I've often said that I enjoy punny puzzles, so when I saw the title to today's Premier Crossword by Frank A. Longo, 'Can't You See I'm Dizzy?!', I knew I was going to be in for a treat. I've done enough of Frank's puzzles by now to see right away that the title was a twist on the phrase, "Can't you see I'm busy?" and I figured, correctly as it turns out, that the grid was going to contain recognizable phrases with a letter substitution to make them wacky. When the dust settled and the groaning stopped the theme answers looked like this:
23a - DAZZLERATHBONE (Amaze a Sherlock Holmes portrayer?) (Basil Rathbone)
28a - YEAROFDEARTH (12-month famine?) (Year of Birth)
35a - JAMESDONNED (Singer Brown got dressed) (James Bond)
53a - DECIDETHEPOINT (Determine which team scored?) (Beside the point)
66a - ITSFORTHEDEBTOR (Fact about a consolidation loan?) (It's for the better)
85a - FIREINONESDELI (Sub-shop blaze?) (Fire in one's belly)
98a - CUPIDSDOUGH (Moolah earned by a love god?) (Cupid's Bow)
105a-DURBINSTREET (Road named after singer Deanna?) (Bourbon Street)
116a-DARNEMANDDAILY (What to do to socks that tear every 24 hours?) (Barnum and Bailey)
Some of the puns are a bit of a stretch but kudos to the constructor for coming up with nine phrases that work in the grid and clues that are just literal enough to suggest the answers. Of course some worked better than others and one was just plain tortured but when puns are involved that's what you get. Clearly Frank took out all the stops to create the last one, which has a double substitution of Ds for Bs and has an unexpected contraction - "Darn 'em, and daily" is certainly a literal response to the clue but parsing the phrase correctly was difficult (but worth it).
As to the non-theme fill, there were a few places where I had to guess at the most likely letters because both crosswords were unfamiliar to me. "If I had a __" (Lyle Lovett son) (11d - ABOAT)meeting up with Shire of film (33a - TALIA) doubled down on my profound ignorance of most pop-culture related names, but the T was inferable so fair enough, I guess. That area was further complicated by American avant-garde artist (12d - MANRAY) also penetrating TALIA which required more of a guess as the vowel in question could reasonable have been something other that A. I guess you could say that I got lucky with TALIA. "Picnic" dramatist William (107d - INGE) cast some doubt on the theme answer he crossed as singer Deanna could spell her name with just about any vowel and still have it rhyme with "bourbon", but again the "I" seemed the most likely fit in both names.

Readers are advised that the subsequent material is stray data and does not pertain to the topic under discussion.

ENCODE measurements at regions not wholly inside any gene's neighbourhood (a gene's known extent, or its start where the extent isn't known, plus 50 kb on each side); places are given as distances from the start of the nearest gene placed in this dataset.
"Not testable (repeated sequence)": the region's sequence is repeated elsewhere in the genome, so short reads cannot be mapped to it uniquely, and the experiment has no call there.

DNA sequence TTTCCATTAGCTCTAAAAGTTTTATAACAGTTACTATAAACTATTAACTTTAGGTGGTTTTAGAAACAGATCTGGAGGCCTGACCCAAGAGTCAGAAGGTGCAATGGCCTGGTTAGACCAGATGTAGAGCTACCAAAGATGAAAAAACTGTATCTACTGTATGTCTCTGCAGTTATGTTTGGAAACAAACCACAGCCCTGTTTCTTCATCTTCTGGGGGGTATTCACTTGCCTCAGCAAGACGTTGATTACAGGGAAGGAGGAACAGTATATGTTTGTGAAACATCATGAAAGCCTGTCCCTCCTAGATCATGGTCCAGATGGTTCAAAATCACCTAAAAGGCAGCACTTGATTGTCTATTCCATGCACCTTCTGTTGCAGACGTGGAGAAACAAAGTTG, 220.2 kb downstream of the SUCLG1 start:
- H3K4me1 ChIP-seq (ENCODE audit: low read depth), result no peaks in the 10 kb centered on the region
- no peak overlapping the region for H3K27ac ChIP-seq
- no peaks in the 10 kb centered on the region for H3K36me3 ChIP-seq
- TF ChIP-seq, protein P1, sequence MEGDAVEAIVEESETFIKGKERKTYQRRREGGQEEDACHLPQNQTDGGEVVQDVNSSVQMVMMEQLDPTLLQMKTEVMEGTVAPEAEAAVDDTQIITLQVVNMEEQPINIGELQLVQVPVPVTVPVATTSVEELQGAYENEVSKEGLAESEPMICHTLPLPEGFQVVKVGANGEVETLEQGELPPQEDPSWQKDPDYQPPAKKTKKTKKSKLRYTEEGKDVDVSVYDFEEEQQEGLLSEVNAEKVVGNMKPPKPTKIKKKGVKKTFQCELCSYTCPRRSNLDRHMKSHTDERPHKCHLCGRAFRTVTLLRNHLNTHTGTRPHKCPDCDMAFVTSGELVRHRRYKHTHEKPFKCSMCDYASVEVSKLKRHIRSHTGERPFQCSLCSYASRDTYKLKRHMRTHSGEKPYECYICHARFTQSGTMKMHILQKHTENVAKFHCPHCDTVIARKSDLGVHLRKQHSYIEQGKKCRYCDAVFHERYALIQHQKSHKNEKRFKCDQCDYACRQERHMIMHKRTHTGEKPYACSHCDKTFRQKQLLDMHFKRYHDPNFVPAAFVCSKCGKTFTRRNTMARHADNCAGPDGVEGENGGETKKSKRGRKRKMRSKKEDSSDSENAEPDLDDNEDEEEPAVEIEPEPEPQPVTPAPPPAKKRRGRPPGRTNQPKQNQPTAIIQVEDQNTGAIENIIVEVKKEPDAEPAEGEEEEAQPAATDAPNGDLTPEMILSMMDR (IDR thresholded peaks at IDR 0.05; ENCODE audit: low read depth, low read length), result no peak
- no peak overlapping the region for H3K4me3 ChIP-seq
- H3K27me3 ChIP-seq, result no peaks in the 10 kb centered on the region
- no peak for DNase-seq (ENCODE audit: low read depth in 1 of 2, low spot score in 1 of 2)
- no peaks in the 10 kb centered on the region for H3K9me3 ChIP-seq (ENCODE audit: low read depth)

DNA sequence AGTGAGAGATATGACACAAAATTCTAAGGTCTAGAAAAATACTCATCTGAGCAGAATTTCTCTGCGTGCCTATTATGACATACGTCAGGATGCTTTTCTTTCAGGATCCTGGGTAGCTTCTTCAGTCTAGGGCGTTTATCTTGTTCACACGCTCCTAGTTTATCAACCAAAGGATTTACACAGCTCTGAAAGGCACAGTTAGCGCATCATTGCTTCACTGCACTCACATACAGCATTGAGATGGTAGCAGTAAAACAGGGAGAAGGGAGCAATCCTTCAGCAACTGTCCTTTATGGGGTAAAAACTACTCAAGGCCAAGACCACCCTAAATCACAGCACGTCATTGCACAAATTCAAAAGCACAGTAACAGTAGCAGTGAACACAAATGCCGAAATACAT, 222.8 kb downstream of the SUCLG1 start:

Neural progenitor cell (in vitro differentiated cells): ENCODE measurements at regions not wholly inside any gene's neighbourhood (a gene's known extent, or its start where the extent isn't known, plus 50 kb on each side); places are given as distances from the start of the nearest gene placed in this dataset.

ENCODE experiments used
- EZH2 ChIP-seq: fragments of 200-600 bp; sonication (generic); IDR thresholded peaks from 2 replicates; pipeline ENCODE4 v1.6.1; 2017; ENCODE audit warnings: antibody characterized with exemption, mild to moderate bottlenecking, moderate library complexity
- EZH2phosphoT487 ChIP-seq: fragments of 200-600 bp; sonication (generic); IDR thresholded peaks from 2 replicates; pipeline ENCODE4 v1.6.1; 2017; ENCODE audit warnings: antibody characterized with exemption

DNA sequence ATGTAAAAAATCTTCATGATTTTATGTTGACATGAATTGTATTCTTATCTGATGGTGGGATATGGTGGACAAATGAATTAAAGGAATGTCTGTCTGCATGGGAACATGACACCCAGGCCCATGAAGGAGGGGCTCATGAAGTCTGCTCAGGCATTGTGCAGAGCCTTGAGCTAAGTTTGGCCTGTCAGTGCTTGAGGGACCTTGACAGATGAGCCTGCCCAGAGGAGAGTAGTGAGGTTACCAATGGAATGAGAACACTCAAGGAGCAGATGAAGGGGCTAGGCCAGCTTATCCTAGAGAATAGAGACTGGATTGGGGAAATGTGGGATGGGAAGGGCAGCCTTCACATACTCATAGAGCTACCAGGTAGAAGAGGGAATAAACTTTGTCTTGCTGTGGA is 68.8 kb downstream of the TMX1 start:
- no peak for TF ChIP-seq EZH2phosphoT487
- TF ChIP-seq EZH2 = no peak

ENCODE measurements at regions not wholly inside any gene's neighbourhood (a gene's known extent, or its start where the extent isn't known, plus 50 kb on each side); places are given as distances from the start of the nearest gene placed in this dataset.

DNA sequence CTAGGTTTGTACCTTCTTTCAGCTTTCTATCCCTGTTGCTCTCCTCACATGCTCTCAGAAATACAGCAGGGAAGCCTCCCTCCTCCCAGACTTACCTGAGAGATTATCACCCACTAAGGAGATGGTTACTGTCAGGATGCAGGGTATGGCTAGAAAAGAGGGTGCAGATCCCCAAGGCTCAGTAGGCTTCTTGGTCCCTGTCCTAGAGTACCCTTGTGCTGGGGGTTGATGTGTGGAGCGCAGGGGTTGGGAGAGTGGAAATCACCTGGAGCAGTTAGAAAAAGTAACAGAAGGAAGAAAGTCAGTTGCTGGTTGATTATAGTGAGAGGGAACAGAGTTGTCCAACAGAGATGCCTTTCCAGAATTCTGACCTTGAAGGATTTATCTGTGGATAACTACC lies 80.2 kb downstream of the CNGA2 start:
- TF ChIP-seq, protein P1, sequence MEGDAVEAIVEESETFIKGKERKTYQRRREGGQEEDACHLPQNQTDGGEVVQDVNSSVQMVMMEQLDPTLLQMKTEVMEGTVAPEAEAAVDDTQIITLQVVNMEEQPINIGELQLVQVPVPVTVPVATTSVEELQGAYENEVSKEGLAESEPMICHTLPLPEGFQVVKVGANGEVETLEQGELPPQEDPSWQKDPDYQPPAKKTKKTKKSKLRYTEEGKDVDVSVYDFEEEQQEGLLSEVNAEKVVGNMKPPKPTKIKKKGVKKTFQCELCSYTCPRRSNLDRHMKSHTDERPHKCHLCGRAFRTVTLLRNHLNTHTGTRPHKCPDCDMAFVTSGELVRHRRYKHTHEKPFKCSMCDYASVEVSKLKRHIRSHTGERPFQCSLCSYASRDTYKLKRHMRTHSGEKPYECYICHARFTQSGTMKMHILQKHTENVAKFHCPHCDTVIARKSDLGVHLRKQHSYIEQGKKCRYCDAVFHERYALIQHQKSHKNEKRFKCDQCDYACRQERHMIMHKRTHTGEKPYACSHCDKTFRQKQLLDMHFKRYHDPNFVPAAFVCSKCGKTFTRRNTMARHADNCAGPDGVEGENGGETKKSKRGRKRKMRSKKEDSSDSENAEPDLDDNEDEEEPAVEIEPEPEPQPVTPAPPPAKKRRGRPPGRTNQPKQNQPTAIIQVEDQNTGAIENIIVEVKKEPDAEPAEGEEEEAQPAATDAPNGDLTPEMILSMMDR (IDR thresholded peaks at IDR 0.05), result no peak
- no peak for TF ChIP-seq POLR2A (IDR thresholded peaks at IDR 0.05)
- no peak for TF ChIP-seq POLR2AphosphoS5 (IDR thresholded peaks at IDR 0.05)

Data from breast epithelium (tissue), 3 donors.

After I had gone through all of the clues and filled in everything I knew (or had a good guess at) I was left with one blank square. I have never heard of the phrase HORNMAD (65d - Very Irate) and "Pittsburgh's Carnegie __ University (81a - MELLON) was also and unknown, but upon further reflection the "N" seemed safe so I crossed my fingers and put it in. Post-solve google of "horn-mad" reveals it's clue to be dead-on accurate. If, on the other hand, you try it without the hyphen you land here. Take your pick for which usage Frank had in mind.
In a bit of Old Testament juxtaposition, we have Son of Isaac JACOB (35d) symmetrically opposite his grandmother, Mother of Isaac SARAH (78d) - that cannot be an accident. If I understand my Biblical history correctly, they both no doubt spoke HEBREW (1a - Bar mitzvah language). Now that I think about it, "Antediluvian" (13d- AGEOLD) refers to the flood described in Genesis, so we have yet another reference to the Bible. I think that concludes the Sunday school lesson for today and Noah's Ark gets us nicely back to "If I had a Boat":
(If you expecting Lyle Lovett you'll have to find him yourself - I like this song better.)